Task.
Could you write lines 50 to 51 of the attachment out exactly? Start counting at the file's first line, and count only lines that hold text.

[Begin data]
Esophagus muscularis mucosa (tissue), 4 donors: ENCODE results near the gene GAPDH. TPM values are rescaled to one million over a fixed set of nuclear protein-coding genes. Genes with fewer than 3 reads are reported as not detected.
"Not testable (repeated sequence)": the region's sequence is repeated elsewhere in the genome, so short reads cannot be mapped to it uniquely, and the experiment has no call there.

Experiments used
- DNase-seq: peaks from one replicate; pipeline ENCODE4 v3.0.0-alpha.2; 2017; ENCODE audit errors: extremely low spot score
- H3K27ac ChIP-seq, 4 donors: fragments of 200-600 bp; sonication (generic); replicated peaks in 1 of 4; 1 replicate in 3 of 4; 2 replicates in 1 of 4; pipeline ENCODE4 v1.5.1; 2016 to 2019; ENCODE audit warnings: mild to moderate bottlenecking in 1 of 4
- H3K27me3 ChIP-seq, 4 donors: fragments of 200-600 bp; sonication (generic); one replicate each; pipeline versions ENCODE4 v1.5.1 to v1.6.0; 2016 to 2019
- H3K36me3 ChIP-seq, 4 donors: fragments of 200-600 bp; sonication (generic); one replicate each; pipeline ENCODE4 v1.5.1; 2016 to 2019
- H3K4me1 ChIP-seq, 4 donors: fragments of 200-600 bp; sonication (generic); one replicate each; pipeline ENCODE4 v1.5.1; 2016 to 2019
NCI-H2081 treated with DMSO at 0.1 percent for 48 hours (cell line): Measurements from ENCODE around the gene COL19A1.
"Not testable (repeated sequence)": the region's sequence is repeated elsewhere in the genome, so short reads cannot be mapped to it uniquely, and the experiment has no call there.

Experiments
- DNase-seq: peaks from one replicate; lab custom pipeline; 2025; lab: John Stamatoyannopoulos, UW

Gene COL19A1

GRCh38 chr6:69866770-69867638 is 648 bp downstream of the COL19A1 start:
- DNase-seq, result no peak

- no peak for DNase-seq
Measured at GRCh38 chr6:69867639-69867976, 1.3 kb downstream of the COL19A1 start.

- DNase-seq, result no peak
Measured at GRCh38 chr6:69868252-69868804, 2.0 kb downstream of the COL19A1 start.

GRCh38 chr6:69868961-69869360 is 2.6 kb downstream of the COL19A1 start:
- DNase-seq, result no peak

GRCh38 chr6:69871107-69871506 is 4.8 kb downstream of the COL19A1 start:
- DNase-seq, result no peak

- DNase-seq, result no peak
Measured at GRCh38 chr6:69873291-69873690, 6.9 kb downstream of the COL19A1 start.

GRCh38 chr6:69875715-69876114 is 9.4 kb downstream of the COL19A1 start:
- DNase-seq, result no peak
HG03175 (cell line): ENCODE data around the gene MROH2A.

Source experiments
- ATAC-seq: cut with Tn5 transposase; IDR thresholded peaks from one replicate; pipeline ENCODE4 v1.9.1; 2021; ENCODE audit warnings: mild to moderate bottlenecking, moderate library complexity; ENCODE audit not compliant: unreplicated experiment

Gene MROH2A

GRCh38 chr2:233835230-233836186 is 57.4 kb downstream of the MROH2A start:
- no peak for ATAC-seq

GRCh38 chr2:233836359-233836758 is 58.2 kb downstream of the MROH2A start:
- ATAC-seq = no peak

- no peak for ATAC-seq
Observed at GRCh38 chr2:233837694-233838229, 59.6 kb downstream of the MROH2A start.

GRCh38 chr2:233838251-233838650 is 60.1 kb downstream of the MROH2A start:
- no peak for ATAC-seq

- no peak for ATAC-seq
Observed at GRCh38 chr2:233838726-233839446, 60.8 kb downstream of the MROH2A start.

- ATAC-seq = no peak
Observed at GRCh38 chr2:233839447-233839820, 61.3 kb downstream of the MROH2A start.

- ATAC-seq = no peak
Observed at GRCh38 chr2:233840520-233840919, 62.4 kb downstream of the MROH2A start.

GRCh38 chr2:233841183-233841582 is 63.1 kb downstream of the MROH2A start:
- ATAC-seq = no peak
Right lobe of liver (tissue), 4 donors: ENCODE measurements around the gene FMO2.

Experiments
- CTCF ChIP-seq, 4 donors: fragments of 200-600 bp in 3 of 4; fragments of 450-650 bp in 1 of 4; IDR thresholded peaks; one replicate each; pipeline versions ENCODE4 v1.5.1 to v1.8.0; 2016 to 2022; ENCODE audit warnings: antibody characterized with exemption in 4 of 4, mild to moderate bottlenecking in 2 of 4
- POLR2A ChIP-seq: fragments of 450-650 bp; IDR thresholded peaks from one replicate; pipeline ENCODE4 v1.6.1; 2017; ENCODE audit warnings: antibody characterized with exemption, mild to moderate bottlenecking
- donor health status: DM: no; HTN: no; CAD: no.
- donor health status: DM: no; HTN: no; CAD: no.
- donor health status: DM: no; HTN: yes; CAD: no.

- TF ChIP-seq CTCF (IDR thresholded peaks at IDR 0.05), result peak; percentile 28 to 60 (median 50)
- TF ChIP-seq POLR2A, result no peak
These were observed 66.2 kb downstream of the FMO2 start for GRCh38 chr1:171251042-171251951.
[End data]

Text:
- CTCF ChIP-seq, 4 donors: fragments of 200-600 bp in 3 of 4; fragments of 450-650 bp in 1 of 4; IDR thresholded peaks; one replicate each; pipeline versions ENCODE4 v1.5.1 to v1.8.0; 2016 to 2022; ENCODE audit warnings: antibody characterized with exemption in 4 of 4, mild to moderate bottlenecking in 2 of 4
- POLR2A ChIP-seq: fragments of 450-650 bp; IDR thresholded peaks from one replicate; pipeline ENCODE4 v1.6.1; 2017; ENCODE audit warnings: antibody characterized with exemption, mild to moderate bottlenecking